In May 2011 US Navy SEALs raided a house in Abbottabad, Pakistan where they shot and killed Osama Bin Laden. The man who pulled the trigger has echoed claims that the photos published by media outlets are all fake, and that there are at least 20 pictures that the US government are withholding from the public.
O'Neill raised his objections while talking with El Mundo to promote his forthcoming book The Operator, the second book to be published about the Abbottabad raid by one of the men who were there. He commented on the widely-circulated photos purporting to be of Bin Laden's corpse, ‘Those that have been published to date are fake', elaborating:
"It's something that I don't mention in my book, and I would like to say something. I think someone in Washington should start posting some of the photos we took in Abbottabad. There were at least 20, taken with Pentax cameras."
However, Freedom of Information requests to the Pentagon have been refused, on the grounds the DoD cannot find any copies of any photographs of Bin Laden's corpse. This is because all the pictures were transferred to the CIA shortly after the raid. An email from VADM William McRaven, commander of the Pentagon's Joint Special Operations Command, sent just days after the raid told the SEALs that:
"One particular item that I want to emphasize is photos; particularly UBLs remains. At this point — all photos should have been turned over to the CIA; if you still have them destroy them immediately or get them to the [redacted]."
The conservative governmental watchdog Judicial Watch filed a lawsuit against the CIA to try to get access to these pictures but in 2012 a judge ruled in the CIA's favour. The Agency argued that releasing the photos might compromise secret CIA methods and sources, even though Owen's book describes the SEALs simply taking pictures with ordinary cameras. In 2013 an appeals court upheld the CIA's refusal to release the photos, accepting the Obama administration's argument that making them public could result in reprisals and revenge attacks against Americans.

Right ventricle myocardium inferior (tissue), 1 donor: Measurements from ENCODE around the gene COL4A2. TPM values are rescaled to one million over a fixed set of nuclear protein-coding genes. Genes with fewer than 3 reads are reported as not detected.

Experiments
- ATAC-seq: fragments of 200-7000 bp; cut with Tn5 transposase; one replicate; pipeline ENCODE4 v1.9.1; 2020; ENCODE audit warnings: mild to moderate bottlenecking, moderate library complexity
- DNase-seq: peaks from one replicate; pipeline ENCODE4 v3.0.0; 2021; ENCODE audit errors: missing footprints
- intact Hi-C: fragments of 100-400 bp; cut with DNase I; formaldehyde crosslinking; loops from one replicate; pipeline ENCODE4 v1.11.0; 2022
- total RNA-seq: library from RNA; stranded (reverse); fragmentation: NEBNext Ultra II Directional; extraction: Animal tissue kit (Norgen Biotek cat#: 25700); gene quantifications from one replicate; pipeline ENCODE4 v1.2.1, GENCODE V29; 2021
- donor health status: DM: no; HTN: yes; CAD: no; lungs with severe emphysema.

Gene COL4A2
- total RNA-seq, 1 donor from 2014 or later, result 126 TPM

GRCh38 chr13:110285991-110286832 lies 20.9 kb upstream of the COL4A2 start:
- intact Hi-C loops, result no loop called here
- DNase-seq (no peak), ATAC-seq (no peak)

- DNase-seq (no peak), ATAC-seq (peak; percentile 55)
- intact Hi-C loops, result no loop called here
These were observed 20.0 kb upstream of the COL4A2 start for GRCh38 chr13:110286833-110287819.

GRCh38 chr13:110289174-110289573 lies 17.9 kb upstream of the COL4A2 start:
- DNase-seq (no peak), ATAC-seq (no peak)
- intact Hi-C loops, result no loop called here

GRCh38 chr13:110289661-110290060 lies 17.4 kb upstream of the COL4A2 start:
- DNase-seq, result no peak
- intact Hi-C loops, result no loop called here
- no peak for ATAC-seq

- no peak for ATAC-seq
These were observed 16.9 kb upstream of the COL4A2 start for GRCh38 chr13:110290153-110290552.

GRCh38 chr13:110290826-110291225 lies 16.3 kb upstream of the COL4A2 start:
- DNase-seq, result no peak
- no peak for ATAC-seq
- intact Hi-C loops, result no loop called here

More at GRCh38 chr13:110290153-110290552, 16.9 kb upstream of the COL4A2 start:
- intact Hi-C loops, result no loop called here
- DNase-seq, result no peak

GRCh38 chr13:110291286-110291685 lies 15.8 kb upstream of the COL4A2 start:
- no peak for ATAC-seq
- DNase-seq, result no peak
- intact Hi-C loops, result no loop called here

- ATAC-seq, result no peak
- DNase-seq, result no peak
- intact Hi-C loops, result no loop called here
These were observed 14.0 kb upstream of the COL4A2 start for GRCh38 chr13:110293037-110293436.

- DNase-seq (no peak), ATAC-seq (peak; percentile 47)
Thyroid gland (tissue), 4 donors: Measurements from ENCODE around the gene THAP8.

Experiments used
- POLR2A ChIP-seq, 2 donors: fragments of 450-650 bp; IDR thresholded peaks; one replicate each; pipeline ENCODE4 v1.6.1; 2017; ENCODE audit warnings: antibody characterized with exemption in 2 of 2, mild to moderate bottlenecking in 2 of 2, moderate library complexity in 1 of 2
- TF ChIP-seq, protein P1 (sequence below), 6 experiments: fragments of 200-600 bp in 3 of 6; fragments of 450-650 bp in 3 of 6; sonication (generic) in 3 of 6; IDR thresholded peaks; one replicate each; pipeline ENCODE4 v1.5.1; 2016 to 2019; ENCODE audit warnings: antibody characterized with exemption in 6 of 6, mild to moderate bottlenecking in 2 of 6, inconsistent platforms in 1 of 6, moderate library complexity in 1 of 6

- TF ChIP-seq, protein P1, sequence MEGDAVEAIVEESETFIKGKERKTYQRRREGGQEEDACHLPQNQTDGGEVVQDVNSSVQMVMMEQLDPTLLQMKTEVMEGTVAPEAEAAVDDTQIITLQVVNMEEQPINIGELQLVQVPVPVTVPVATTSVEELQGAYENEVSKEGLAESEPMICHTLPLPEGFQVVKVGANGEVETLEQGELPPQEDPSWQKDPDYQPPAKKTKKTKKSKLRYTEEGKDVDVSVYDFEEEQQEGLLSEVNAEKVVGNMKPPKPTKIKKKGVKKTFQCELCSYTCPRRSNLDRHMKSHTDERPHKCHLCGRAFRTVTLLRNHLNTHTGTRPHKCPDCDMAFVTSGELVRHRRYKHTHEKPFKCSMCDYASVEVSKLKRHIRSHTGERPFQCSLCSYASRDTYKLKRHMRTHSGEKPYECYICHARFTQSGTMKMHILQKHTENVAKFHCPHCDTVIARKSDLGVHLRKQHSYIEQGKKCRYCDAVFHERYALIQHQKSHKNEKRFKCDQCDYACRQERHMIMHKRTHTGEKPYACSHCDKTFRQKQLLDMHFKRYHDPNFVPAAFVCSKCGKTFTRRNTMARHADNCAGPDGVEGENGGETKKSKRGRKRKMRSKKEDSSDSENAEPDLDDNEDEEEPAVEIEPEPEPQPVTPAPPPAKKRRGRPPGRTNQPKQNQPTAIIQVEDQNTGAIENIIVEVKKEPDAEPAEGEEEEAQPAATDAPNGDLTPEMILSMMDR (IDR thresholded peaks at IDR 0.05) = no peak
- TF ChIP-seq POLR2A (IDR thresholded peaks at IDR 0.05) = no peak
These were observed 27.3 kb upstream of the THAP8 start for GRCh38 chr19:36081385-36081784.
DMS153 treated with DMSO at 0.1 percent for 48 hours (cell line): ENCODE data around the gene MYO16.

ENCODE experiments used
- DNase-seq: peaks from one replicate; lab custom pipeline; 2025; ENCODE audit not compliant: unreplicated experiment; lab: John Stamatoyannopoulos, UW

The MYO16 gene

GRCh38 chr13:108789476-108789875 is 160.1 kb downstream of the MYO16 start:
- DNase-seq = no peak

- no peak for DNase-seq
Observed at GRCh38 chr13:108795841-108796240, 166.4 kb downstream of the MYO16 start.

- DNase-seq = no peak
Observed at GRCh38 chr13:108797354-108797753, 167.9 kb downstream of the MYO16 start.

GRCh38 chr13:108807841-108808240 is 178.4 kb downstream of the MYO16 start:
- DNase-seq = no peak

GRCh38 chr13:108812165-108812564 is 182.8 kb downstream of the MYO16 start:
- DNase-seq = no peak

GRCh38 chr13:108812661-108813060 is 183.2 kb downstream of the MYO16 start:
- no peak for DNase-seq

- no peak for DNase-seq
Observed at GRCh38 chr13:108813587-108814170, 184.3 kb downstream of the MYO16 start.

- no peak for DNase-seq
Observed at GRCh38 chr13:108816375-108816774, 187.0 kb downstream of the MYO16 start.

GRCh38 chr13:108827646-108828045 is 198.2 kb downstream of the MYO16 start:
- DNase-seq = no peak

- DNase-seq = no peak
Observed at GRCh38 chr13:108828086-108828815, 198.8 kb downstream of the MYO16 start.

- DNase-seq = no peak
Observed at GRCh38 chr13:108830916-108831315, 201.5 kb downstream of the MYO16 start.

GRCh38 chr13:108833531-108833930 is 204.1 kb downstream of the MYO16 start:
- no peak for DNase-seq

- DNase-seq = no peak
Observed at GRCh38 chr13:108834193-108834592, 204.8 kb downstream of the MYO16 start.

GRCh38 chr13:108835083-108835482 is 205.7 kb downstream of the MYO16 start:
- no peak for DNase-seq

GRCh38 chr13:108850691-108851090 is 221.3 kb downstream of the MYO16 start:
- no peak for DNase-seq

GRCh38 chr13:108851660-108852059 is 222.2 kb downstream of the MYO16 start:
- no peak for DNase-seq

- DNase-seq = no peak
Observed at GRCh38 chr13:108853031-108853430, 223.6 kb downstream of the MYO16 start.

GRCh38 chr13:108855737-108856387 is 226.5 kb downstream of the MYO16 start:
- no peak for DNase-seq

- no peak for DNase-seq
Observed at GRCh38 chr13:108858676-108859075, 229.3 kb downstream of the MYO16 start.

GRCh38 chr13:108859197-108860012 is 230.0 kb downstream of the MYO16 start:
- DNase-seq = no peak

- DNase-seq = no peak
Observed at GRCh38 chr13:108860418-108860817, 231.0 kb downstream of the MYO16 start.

'The Skull Opened in Half'
O'Neill also provided new details on the condition of Bin Laden's body which contradict all previous versions of events. According to O'Neill, Bin Laden's head was half destroyed by the trio of bullets fired from his weapon. He said:
"I perfectly remember the face of bin Laden. His nose was crushed and the skull opened in half. We had to put both pieces together so we could take the pictures."
Mark Owen (the psuedonym of Matt Bissonnette) says that he was the second man up the stairs behind O'Neill, and that he saw O'Neill shoot Bin Laden. However, his descriptions of the body, particularly the head, are radically different from O'Neill's. According to Owen he largely identified Bin Laden due to his distinctive nose, which O'Neill says was crushed. Owen wrote in No Easy Day:
"A hole in his forehead collapsed the right side of his skull… The more I looked at his mangled face, my eye seemed to go back to his nose. It wasn't damaged and seemed familiar. Pulling my booklet out of my kit, I studied the composite photos. The long and slender nose fit."
Likewise, in the CIA-assisted film version Zero Dark Thirty Bin Laden's face and head are shown largely intact, and no one pieces his skull back together before the photos are taken. After the body was flown to Jalalabad and on to Bagram Air Force base, according to Owen McRaven asked to see it, and even ordered a SEAL to lie down next to the body for comparison as Bin Laden was notoriously tall and initially McRaven wasn't sure it was really him. This scene does not appear in Zero Dark Thirty, and instead a female CIA agent unzips the body bag, and examines the corpse, revealing Bin Laden's intact and largely undamaged head.
Despite these contradictions, Owen and O'Neill are certain that they got the right man. O'Neill told El Mundo:
"In spite of everything, he could be recognized. I did not have the slightest doubt that it was him."
However, the contrasting account offered by O'Neill is likely to fuel more speculation about the raid and whether or not it really was Bin Laden that the SEALs killed. As Chris Farnham, then Senior Watch Officer for Strafor Global Intelligence, commented in an email on the night of the Abbottabad raid:
"Bogus pics and bogus news stories of burials at sea. Makes the US look dodgy and encourages distrust that the whole thing is real…., conspiracy, CIA, Illuminati, etc. Wonder if it's just a confluence of events or just a consequence of the internet and the loonies it brings out."